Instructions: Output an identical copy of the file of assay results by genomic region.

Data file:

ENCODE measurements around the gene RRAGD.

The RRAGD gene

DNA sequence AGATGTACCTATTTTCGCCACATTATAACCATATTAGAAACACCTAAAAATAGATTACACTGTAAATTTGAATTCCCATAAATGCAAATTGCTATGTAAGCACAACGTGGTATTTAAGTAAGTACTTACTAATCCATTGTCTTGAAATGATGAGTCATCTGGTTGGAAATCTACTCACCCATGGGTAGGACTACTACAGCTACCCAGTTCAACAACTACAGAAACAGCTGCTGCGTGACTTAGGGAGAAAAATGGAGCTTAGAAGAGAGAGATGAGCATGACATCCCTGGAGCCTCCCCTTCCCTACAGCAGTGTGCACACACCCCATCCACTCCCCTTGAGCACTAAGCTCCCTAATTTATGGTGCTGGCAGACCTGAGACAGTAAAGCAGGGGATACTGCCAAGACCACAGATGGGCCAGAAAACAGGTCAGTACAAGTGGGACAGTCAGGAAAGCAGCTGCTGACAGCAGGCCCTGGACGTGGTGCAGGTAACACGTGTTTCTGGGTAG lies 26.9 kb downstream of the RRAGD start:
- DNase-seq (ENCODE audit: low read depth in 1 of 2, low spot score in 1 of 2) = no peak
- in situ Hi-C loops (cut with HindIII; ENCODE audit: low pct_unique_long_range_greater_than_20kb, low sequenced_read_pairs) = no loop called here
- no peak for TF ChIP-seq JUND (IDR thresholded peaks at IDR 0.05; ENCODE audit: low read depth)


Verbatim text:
ENCODE measurements around the gene RRAGD.

The RRAGD gene

DNA sequence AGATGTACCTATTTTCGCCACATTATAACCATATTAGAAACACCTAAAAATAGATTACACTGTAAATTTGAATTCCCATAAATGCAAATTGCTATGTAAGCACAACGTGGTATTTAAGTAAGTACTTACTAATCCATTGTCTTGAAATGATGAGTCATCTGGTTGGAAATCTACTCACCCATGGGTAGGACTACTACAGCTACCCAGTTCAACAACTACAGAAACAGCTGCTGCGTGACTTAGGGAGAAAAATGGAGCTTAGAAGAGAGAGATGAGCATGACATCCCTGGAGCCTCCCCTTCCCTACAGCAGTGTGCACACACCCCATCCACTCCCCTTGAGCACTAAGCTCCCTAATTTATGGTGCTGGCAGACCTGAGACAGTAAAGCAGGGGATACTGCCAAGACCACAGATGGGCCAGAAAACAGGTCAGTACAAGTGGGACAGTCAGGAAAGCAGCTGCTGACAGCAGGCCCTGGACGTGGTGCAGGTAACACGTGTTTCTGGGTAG lies 26.9 kb downstream of the RRAGD start:
- DNase-seq (ENCODE audit: low read depth in 1 of 2, low spot score in 1 of 2) = no peak
- in situ Hi-C loops (cut with HindIII; ENCODE audit: low pct_unique_long_range_greater_than_20kb, low sequenced_read_pairs) = no loop called here
- no peak for TF ChIP-seq JUND (IDR thresholded peaks at IDR 0.05; ENCODE audit: low read depth)